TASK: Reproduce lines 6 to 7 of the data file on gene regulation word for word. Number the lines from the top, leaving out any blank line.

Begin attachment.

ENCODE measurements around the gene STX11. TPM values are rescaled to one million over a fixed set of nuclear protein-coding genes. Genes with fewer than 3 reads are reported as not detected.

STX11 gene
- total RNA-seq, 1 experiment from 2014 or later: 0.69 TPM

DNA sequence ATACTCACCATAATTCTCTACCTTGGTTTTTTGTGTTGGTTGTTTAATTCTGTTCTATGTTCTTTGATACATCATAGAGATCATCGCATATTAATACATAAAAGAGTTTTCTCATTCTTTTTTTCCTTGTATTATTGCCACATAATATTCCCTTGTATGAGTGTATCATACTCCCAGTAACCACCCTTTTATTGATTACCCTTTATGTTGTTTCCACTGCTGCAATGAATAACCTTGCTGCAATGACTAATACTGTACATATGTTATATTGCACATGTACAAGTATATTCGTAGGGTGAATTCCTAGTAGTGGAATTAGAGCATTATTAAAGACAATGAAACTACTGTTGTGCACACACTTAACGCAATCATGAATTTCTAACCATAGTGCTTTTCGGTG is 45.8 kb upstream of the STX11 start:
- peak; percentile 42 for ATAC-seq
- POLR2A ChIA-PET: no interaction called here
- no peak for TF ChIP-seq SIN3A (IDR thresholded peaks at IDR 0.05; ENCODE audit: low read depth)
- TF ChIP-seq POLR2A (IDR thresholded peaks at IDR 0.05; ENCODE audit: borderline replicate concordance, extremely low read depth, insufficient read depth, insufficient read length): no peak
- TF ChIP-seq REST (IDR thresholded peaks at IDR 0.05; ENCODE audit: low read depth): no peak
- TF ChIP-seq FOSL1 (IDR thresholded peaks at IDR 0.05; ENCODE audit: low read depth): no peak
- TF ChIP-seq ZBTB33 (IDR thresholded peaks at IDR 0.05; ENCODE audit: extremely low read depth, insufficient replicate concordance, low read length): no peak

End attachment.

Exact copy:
- POLR2A ChIA-PET: no interaction called here
- no peak for TF ChIP-seq SIN3A (IDR thresholded peaks at IDR 0.05; ENCODE audit: low read depth)